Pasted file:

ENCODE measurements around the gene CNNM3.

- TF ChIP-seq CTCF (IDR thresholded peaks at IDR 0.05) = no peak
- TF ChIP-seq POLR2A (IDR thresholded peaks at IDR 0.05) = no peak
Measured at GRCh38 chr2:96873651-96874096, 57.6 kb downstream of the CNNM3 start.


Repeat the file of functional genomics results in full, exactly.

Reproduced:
ENCODE measurements around the gene CNNM3.

- TF ChIP-seq CTCF (IDR thresholded peaks at IDR 0.05) = no peak
- TF ChIP-seq POLR2A (IDR thresholded peaks at IDR 0.05) = no peak
Measured at GRCh38 chr2:96873651-96874096, 57.6 kb downstream of the CNNM3 start.